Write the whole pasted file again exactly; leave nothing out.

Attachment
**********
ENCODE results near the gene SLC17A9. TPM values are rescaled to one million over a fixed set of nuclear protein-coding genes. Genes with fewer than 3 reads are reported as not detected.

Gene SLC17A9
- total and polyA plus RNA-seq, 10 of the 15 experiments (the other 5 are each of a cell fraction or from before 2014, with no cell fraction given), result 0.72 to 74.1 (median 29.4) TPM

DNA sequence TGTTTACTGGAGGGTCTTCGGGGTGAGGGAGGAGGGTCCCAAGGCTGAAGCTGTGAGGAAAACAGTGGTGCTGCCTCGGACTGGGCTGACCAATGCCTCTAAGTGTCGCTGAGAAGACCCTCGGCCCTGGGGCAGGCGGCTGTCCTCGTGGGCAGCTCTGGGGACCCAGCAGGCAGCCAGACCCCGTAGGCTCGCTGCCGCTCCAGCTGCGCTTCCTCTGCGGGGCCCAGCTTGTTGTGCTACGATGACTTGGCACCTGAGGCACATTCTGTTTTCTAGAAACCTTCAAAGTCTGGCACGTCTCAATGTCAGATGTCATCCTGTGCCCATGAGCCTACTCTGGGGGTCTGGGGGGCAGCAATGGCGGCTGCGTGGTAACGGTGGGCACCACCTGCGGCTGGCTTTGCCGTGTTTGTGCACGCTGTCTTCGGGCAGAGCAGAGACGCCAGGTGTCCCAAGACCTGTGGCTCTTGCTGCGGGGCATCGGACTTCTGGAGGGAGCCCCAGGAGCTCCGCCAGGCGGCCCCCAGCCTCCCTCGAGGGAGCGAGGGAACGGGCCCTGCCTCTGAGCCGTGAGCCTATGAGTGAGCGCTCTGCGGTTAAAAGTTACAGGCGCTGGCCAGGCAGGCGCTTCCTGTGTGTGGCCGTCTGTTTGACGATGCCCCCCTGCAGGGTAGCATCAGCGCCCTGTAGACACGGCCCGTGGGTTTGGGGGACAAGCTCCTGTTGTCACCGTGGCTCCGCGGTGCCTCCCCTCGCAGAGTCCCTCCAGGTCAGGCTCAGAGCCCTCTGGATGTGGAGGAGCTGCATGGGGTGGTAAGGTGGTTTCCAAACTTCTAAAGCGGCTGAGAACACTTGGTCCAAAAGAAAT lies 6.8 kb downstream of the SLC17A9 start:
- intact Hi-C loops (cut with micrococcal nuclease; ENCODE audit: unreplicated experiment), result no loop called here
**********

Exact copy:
ENCODE results near the gene SLC17A9. TPM values are rescaled to one million over a fixed set of nuclear protein-coding genes. Genes with fewer than 3 reads are reported as not detected.

Gene SLC17A9
- total and polyA plus RNA-seq, 10 of the 15 experiments (the other 5 are each of a cell fraction or from before 2014, with no cell fraction given), result 0.72 to 74.1 (median 29.4) TPM

DNA sequence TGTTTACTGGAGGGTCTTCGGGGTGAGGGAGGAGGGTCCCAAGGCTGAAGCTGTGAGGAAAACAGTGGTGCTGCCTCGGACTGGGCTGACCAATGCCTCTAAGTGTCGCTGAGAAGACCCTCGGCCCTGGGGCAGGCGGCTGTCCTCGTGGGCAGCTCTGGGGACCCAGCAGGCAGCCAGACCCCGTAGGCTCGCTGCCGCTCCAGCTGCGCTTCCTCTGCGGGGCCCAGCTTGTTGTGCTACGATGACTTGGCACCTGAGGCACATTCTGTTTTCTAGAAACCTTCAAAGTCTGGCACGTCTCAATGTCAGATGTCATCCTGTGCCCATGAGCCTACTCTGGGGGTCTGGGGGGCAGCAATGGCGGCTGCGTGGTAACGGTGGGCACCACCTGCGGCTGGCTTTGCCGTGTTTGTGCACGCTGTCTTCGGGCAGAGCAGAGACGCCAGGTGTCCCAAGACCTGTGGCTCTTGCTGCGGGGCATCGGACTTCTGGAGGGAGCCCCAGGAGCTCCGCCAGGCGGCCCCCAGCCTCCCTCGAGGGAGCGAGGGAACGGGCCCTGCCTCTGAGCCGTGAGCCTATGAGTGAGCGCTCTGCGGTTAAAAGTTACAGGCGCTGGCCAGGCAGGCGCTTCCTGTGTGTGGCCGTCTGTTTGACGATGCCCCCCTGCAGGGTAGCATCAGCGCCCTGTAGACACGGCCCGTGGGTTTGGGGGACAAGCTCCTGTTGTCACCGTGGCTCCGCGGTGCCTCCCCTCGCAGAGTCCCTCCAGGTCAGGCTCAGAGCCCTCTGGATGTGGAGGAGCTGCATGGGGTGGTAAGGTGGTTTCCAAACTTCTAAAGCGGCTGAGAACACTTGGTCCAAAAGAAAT lies 6.8 kb downstream of the SLC17A9 start:
- intact Hi-C loops (cut with micrococcal nuclease; ENCODE audit: unreplicated experiment), result no loop called here